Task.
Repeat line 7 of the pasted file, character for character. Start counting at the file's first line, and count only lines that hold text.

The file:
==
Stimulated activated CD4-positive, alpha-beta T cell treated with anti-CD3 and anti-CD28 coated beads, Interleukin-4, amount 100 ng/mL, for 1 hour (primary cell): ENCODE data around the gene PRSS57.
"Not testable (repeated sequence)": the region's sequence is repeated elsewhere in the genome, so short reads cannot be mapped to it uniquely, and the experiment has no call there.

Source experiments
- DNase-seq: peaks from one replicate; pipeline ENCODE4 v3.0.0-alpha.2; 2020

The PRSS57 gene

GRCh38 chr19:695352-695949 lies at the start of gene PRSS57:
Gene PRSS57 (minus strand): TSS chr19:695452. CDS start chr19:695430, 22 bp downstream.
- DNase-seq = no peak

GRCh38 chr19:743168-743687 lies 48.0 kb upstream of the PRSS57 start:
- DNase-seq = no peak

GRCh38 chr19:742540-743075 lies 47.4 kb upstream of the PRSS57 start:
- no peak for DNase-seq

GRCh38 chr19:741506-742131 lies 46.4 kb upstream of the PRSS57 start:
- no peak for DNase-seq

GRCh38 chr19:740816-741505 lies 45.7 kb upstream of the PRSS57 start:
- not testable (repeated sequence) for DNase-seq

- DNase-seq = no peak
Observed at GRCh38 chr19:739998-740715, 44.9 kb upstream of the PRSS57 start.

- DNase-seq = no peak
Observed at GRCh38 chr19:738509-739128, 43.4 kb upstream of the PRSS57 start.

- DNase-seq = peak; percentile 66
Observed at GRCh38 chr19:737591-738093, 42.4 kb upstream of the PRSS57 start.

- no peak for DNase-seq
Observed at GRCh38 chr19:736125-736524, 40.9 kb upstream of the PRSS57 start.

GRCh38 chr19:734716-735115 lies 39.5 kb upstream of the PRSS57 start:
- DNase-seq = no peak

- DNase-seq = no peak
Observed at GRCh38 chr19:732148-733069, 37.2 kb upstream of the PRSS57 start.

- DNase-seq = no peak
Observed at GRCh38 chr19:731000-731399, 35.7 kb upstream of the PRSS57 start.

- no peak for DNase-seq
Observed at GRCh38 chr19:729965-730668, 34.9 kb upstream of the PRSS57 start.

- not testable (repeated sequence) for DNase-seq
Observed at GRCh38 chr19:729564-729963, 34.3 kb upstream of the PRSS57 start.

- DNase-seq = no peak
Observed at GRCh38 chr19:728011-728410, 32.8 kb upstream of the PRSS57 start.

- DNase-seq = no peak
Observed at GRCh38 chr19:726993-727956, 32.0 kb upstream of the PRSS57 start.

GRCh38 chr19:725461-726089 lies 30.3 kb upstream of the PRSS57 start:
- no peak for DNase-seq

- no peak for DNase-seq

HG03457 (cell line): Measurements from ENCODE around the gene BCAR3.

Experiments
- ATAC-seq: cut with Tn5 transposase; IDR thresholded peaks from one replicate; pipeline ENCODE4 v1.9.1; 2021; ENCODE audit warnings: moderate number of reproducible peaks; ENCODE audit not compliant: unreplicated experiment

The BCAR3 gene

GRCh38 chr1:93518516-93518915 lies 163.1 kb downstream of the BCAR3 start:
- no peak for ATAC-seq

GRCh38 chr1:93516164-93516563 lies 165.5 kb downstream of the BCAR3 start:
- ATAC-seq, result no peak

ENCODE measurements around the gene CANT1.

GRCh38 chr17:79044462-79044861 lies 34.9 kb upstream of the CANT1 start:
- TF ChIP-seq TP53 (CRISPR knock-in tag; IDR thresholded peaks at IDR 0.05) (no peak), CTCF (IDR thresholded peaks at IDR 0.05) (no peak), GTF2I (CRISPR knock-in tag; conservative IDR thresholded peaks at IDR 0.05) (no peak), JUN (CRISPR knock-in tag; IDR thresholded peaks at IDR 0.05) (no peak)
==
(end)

Gene PRSS57 (minus strand): TSS chr19:695452. CDS start chr19:695430, 22 bp downstream.